You may not know what is causing your stress, exactly how your body responds to stress, or how you cope with stress. To find out, use a journal to keep track of each time you feel stressed. Write down:
- What may have triggered the stress. Guess if you aren't sure.
- How you felt and behaved in response to the stressful situation (symptoms of stress).
- What, if anything, you did to cope with the stressful situation.
Here's a sample of what a stress journal might look like.
Stress journal example
| Time|| Stressful event|| Reaction (symptoms, thoughts, behaviors)|| Coping response|
Kids not getting ready for school
Felt tightness in stomach, yelled at them
Had a doughnut when I got to work
Late for meeting with supervisor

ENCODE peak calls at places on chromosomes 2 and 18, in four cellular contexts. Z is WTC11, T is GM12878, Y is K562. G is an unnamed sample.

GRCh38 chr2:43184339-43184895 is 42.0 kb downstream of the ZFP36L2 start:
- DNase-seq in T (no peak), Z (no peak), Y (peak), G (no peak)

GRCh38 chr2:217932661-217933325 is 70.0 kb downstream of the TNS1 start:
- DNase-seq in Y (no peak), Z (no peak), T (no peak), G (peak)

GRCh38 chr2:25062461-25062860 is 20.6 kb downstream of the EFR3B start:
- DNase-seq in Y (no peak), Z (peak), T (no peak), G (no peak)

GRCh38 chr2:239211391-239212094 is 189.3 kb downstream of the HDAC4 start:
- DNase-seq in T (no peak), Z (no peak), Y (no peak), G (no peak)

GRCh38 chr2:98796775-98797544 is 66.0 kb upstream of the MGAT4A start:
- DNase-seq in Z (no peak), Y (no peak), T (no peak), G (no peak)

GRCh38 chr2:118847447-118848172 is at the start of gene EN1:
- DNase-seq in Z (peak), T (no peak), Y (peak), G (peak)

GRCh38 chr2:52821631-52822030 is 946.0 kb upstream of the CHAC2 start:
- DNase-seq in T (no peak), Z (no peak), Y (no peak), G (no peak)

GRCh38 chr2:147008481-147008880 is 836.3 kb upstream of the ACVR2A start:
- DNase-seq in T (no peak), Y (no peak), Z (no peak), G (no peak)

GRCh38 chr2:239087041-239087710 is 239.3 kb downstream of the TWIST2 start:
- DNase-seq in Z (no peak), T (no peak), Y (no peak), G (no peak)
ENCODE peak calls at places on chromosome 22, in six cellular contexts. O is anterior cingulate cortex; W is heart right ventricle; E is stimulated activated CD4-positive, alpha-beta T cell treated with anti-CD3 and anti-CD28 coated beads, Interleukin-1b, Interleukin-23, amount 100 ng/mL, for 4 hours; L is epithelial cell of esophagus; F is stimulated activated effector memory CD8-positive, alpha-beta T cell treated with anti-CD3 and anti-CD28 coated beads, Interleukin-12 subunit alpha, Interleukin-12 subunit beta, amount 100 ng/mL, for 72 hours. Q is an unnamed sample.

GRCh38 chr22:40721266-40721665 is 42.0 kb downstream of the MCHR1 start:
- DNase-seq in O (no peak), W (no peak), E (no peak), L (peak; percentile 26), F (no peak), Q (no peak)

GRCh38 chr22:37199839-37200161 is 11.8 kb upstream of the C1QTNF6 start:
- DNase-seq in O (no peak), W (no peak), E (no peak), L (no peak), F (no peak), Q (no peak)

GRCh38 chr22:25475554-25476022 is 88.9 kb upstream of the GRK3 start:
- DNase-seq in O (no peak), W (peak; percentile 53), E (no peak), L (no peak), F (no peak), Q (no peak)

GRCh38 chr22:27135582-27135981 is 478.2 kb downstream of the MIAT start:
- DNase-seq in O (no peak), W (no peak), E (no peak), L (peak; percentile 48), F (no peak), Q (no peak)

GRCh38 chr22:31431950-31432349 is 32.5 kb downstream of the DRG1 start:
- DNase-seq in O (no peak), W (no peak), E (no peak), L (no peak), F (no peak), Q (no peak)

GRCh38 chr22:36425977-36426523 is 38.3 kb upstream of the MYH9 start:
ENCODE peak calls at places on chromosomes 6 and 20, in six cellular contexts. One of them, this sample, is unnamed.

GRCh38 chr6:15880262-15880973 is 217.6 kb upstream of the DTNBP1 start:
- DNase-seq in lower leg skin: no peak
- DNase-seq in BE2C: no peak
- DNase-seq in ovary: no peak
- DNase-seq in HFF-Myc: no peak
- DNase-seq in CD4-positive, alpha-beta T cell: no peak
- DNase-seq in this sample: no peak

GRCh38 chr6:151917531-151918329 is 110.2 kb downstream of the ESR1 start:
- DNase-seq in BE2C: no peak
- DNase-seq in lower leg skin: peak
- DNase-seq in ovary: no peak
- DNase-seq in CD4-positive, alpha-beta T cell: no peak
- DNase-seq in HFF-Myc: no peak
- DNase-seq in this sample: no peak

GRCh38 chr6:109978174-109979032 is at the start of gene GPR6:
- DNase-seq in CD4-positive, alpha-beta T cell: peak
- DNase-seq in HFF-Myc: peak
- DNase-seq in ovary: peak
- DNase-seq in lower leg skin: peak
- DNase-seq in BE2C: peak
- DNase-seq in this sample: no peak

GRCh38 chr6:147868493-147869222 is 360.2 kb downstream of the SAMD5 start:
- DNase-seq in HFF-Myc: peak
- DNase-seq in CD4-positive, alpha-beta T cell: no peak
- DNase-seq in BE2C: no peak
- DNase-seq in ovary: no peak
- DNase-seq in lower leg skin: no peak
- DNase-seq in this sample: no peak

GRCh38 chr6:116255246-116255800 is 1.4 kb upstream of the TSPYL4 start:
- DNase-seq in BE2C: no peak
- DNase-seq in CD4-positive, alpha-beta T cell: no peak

Tight stomach, fear about performance review
Talked with Janet about it and felt better
Copier broke down again
Headache, snapped at Bill to call repair person
Call from sister about her divorce interrupted my work
Headache got worse
Daydreamed about trip to Hawaii
Meeting ran overtime, couldn't leave at 5:00
Headache still there, neck begins to ache
Went out for a few drinks with colleagues
- Look over your notes to learn how often you are feeling stressed and how you are coping.
- Ask yourself which ways of coping with stress work best and which don't work or have other effects you do not like.
The more notes you take, the more you can learn about your stress patterns. Keeping the journal for 1 to 2 weeks is best, although taking notes for even 1 or 2 days can be helpful.
|Primary Medical Reviewer||Kathleen Romito, MD - Family Medicine|
|Specialist Medical Reviewer||Lisa S. Weinstock, MD - Psychiatry|
|Last Revised||April 20, 2011|